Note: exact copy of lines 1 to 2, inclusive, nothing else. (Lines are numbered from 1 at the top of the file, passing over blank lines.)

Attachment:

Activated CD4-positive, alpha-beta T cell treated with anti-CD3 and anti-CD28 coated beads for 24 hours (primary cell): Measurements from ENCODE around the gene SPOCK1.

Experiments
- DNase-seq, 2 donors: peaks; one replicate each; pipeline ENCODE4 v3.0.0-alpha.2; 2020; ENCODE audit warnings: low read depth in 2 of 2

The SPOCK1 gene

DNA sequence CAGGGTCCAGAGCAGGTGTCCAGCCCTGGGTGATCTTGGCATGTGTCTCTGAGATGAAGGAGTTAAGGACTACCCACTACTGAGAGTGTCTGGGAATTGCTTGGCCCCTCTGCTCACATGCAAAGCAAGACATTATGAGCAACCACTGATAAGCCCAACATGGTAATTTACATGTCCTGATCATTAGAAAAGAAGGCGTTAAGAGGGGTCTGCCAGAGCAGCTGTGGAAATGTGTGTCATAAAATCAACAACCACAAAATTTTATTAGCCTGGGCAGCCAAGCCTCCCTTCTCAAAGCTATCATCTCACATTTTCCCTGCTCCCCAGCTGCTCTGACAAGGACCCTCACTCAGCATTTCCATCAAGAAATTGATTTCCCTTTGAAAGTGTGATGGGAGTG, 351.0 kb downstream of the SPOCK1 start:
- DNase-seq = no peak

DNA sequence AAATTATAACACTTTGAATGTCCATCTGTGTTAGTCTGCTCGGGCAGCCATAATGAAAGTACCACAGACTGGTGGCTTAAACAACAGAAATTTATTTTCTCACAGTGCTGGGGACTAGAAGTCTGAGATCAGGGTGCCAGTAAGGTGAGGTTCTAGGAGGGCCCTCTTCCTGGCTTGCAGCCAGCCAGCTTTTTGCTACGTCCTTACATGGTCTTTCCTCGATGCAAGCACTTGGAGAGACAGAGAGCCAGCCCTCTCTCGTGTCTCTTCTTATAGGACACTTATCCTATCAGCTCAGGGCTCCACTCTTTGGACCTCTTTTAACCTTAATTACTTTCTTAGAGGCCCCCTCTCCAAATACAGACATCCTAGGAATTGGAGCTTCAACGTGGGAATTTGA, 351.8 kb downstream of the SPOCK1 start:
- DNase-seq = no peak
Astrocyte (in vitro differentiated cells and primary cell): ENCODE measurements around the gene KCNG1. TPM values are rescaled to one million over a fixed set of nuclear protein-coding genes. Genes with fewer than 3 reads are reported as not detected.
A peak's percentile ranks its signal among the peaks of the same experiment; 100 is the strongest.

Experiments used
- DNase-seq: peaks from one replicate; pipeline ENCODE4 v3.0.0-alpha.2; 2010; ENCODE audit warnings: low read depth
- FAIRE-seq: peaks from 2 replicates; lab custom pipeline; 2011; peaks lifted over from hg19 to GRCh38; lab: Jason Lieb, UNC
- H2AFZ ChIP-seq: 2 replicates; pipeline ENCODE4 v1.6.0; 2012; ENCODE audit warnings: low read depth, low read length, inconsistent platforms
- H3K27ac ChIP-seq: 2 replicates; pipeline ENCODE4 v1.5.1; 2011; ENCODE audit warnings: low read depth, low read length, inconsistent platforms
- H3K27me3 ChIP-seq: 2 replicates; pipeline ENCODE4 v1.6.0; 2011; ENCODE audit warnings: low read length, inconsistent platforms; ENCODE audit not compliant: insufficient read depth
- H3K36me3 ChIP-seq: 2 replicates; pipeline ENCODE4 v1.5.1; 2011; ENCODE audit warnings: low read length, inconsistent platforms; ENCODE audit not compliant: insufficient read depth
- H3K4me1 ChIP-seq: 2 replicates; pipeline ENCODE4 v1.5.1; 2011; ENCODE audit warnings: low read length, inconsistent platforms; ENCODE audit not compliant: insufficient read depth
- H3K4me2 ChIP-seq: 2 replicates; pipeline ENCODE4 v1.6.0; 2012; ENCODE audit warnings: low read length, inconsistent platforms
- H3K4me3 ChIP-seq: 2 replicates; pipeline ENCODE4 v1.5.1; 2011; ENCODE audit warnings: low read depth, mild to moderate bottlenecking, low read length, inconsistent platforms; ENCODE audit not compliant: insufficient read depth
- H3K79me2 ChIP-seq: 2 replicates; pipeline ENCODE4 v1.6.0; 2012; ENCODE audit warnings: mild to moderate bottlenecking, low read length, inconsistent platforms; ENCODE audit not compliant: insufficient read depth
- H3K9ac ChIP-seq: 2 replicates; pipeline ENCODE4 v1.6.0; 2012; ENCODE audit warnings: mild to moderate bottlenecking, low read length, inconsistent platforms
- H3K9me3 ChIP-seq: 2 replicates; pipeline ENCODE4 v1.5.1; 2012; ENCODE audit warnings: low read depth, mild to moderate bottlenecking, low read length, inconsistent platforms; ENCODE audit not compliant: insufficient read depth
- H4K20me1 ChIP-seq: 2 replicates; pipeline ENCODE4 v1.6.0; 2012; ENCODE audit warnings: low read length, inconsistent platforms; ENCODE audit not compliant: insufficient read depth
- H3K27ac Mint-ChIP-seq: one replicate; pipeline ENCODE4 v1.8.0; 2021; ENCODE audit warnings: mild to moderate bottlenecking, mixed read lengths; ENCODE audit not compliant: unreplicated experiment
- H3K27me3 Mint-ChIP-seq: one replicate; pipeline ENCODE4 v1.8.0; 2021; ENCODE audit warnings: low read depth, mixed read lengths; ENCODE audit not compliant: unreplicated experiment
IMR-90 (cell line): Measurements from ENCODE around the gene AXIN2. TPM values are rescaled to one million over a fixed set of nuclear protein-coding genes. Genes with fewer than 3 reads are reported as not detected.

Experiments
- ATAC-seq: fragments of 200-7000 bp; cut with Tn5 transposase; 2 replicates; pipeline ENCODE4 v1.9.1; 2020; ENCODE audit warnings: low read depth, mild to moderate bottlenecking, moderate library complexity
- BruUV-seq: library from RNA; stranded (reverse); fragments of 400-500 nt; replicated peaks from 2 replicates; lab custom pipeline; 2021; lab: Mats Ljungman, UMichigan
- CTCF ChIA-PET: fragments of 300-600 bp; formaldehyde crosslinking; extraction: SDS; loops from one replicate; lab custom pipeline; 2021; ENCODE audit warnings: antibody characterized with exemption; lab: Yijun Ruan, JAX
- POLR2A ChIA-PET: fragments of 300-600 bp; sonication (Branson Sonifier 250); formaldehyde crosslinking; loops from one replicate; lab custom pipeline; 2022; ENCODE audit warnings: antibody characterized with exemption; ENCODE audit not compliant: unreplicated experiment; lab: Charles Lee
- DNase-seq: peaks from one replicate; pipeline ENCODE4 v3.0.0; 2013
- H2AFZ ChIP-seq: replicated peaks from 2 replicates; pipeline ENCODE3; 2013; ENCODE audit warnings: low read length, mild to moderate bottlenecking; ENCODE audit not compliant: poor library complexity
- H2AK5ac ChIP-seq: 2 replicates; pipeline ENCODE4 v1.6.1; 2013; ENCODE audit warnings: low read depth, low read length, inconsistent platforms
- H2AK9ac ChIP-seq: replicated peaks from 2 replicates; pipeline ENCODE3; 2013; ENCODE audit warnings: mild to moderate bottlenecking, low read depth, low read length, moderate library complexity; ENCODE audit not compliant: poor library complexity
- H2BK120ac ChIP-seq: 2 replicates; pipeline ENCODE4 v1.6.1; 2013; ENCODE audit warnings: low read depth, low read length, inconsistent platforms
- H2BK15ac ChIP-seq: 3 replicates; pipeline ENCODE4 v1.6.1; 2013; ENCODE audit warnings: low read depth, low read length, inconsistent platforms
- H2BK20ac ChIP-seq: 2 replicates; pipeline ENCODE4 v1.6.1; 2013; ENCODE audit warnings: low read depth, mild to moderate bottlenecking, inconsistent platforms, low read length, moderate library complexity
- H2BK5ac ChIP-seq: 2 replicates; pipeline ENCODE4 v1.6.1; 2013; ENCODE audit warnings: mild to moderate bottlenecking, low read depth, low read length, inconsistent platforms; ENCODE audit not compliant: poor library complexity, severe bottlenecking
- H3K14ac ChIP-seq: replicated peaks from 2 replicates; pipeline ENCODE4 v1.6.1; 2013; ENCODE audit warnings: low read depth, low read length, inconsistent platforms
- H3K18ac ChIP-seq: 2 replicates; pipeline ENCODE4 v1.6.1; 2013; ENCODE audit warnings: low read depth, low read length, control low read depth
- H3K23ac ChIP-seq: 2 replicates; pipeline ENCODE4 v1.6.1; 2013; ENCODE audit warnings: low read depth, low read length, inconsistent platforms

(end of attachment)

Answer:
Activated CD4-positive, alpha-beta T cell treated with anti-CD3 and anti-CD28 coated beads for 24 hours (primary cell): Measurements from ENCODE around the gene SPOCK1.

Experiments